125cc v.s. 150 cc?

by Lisa
(Redondo Beach, CA)

Hey Kathi! I've been looking at the Genuine Buddys and like them a lot. How can 125cc and 150cc both go up to 60 mph? I'm very new in this scooter world (obviously), and wanted an answer from someone other than a dealer trying to sell me one.


Comments for 125cc v.s. 150 cc?

Average Rating starstarstarstarstar

Click here to add your own comments

Jan 08, 2010
Decisions! - Decisions!
by: Happy Old Scoot

Lisa --

Kathi's right -- I own a Buddy 150, and a number of riders in our scooter club ride 125's. The 150 is quicker off the mark, but the 125's keep up all right. I think the significant difference is the weight of the rider. If you are a lightweight (I won't get personal here!) the 125 should do fine. I weigh 170, and a 125 would have to work a lot harder than my 150 to get up to speed. Check the web for reviews, and I think you will find most writers / riders reach similar conclusions.

Happy Old Scoot

May 18, 2009
Interesting Question
by: Kathi

Hi Lisa... Well, I'm no mechanic, but I'm guessing there just isn't that much difference between the two. I have a 125cc Buddy, but the last two years, they've been 150. They don't look any bigger; I'm guessing they just have a slightly more powerful engine, which might mean a bit faster acceleration. I doubt it's a noticeable difference to us non-mechanics, though.

Hope that helps!

Click here to add your own comments

Return to Q&A Archives - Buying a Scooter.

When you're done here, you may also be interested in reading some of these popular pages:

If you like to talk scooters, check out our motor scooter forums!

Battery Tender Junior in package

A battery tender like the Battery Tender Jr. can make all the difference in whether your scooter will start right up each spring, after being stored for months.

Just about every scooter owner needs to have a battery tender, sometimes called a trickle charger. Unless you are lucky enough to live in a climate where you can ride all year long, chances are your scooter will be put on ice, figuratively-speaking, for at least a couple months every winter.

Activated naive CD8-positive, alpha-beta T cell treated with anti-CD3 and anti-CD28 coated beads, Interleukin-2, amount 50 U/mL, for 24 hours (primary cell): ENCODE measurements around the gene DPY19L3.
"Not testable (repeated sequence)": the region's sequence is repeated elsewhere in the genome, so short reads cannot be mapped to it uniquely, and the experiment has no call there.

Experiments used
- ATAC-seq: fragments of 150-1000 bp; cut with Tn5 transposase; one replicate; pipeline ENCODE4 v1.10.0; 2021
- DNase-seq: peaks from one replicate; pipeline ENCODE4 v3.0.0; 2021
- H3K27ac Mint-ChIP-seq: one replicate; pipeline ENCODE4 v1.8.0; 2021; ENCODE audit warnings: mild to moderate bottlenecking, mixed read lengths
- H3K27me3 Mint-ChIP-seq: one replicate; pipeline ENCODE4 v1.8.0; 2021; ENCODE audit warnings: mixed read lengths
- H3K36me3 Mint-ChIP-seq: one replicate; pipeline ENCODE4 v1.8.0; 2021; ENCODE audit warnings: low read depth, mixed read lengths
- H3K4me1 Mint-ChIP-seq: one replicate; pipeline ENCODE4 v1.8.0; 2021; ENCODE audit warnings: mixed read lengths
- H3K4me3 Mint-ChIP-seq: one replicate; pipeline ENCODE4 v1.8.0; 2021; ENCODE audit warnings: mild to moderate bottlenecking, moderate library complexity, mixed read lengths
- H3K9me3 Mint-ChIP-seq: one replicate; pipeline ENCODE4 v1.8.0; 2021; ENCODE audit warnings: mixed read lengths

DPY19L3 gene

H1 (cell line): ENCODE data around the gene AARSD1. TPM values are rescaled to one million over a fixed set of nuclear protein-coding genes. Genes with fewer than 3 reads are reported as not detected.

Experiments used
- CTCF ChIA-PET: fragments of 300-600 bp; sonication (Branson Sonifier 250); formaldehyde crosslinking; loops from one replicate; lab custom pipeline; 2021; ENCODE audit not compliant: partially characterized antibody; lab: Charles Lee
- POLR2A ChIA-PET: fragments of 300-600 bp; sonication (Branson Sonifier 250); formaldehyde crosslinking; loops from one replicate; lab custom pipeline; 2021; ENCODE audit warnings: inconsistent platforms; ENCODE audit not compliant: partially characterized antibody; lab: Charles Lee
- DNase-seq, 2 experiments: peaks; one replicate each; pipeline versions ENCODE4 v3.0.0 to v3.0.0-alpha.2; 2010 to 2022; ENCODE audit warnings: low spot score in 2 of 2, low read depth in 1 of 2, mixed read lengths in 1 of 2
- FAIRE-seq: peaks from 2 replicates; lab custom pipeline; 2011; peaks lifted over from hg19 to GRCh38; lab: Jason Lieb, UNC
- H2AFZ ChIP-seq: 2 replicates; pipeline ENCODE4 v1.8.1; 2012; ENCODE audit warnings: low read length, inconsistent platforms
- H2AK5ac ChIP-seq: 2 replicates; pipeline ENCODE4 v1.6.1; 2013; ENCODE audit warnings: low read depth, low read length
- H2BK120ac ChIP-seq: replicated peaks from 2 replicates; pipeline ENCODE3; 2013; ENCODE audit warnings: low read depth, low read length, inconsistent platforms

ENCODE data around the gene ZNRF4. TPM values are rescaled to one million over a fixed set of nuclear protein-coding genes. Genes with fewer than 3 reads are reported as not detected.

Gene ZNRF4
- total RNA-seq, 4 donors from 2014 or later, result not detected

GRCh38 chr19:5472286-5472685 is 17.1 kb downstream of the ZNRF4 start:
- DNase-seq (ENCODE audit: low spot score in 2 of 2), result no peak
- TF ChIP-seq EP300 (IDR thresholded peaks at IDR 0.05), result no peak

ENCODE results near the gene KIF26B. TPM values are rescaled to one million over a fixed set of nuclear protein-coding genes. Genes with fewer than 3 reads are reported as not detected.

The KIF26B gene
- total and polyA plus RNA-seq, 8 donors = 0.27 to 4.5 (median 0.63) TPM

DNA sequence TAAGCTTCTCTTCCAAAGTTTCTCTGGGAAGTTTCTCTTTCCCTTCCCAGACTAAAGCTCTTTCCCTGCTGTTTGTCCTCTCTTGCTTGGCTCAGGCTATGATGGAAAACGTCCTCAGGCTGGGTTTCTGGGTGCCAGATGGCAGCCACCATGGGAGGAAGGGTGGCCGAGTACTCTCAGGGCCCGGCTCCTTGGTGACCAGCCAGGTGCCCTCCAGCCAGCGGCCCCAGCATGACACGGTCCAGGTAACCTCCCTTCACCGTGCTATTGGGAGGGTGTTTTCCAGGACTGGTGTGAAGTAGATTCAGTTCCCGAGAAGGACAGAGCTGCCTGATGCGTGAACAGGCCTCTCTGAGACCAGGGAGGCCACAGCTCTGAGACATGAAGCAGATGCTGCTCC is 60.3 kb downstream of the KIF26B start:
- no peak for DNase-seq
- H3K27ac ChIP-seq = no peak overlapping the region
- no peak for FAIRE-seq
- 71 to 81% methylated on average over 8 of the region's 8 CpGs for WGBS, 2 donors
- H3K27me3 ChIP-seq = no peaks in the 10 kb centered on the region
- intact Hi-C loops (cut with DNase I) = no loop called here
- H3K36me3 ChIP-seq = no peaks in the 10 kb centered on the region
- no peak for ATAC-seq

One of the key steps in winterizing a scooter is to protect your battery from draining during its "rest" period. This can – and will – happen if you leave your battery sitting untended in your cold scooter over the winter, even if it's in a garage or shed.

Read our review or go right to Amazon.com to buy this highly recommended Battery Tender Jr NOW...


ATTENTION! I have had to delete the Scooter Forum for this site, unfortunately. Despite my best efforts, I could not adequately prevent daily attacks by hackers and spammers. Even though most of their posts did not go public, they still cluttered up my website host's server space, jeopardizing my account. I appreciate everyone's contributions over the past few years and I apologize for having to do this.

Wondering why your scooter question never got posted?

Chances are, there is a good reason. Did you...

If you "checked yes" on any of the points above, then I've deleted your post. Sorry, but I have standards. Feel free to re-submit, following the instructions I have everywhere on the site.

Also... all submissions have to be reviewed by me, and I am currently backlogged. Comments go live without approval, but still take 30 to 60 minutes to show up, so don't repost them, please.

This Week's Highlights

Share Your Scooter Blog Here
Your Help Needed!

We have lots of unanswered questions... can you help? Also, check out our newest eScooter Club members We are growing every week!

Keep Up to Date

Follow us on our Facebook Fan Page Follow our updates on Twitter
Subscribe to my motor scooter blog Subscribe to our RSS feed in your feed reader

Help Us Grow

Support This Site

I support this site by using affiliate marketing and running Google ads. I earn a small commission when you purchase items here, which helps to keep the site afloat. Thank you for your support.

XML RSSSubscribe To This Site

follow us in feedly
Add to My Yahoo!
Add to My MSN
Subscribe with Bloglines